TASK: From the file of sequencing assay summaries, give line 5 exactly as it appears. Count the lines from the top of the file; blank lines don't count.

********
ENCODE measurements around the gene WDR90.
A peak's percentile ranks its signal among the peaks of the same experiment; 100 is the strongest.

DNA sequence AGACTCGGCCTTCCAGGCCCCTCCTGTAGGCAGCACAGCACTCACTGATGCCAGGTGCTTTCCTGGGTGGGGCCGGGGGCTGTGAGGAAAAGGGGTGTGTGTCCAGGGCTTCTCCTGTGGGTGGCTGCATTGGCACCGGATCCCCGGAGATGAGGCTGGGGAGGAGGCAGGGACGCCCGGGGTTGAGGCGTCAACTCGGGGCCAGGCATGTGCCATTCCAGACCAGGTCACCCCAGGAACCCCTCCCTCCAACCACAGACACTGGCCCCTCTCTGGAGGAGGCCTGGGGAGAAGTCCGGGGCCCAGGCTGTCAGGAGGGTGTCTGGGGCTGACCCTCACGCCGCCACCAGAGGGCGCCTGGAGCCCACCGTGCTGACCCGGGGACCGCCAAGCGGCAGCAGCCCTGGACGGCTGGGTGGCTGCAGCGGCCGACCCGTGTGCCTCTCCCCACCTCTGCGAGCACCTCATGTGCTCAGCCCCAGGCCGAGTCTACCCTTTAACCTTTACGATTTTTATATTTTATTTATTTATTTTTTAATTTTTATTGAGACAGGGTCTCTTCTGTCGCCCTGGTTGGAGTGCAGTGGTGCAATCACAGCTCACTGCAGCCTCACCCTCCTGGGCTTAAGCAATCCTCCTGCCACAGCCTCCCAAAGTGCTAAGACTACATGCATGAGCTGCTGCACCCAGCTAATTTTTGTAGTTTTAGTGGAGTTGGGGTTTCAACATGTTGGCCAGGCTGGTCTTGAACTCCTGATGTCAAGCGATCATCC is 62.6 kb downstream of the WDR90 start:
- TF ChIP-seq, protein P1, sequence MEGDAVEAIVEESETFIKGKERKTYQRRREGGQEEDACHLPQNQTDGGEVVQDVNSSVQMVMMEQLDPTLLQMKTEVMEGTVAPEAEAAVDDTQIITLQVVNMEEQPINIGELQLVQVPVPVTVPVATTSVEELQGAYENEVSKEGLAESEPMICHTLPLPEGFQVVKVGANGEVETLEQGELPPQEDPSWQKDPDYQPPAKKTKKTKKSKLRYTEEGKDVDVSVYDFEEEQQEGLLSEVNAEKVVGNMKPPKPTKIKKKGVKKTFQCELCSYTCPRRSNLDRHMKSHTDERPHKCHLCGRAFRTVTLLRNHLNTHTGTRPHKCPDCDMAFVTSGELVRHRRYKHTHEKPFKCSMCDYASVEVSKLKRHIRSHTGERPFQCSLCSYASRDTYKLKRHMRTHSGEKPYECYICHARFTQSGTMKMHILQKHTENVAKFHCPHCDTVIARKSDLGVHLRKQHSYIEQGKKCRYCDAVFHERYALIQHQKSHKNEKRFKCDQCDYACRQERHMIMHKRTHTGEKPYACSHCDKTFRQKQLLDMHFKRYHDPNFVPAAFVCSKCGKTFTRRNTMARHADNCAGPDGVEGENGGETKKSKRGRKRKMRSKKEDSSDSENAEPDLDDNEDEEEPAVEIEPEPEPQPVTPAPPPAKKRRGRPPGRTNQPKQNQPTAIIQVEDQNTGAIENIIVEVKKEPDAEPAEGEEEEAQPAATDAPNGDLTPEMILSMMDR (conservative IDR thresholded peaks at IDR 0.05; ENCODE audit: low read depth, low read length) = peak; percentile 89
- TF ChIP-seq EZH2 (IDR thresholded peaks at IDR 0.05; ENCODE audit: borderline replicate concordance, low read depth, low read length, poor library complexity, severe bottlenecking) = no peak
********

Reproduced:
- TF ChIP-seq EZH2 (IDR thresholded peaks at IDR 0.05; ENCODE audit: borderline replicate concordance, low read depth, low read length, poor library complexity, severe bottlenecking) = no peak